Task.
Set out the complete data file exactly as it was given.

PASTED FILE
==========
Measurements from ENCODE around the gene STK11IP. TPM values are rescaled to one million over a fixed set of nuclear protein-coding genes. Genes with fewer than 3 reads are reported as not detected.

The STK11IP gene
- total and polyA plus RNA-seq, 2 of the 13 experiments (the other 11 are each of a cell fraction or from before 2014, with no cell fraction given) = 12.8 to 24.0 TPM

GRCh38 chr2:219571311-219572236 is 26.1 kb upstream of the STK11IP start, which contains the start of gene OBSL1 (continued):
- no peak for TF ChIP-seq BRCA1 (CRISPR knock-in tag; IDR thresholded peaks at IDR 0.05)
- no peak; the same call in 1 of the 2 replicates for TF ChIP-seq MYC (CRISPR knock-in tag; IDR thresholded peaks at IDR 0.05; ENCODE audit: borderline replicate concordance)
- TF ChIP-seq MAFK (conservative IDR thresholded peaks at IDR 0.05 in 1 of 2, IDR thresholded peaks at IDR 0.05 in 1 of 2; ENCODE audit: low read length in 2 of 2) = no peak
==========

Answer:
Measurements from ENCODE around the gene STK11IP. TPM values are rescaled to one million over a fixed set of nuclear protein-coding genes. Genes with fewer than 3 reads are reported as not detected.

The STK11IP gene
- total and polyA plus RNA-seq, 2 of the 13 experiments (the other 11 are each of a cell fraction or from before 2014, with no cell fraction given) = 12.8 to 24.0 TPM

GRCh38 chr2:219571311-219572236 is 26.1 kb upstream of the STK11IP start, which contains the start of gene OBSL1 (continued):
- no peak for TF ChIP-seq BRCA1 (CRISPR knock-in tag; IDR thresholded peaks at IDR 0.05)
- no peak; the same call in 1 of the 2 replicates for TF ChIP-seq MYC (CRISPR knock-in tag; IDR thresholded peaks at IDR 0.05; ENCODE audit: borderline replicate concordance)
- TF ChIP-seq MAFK (conservative IDR thresholded peaks at IDR 0.05 in 1 of 2, IDR thresholded peaks at IDR 0.05 in 1 of 2; ENCODE audit: low read length in 2 of 2) = no peak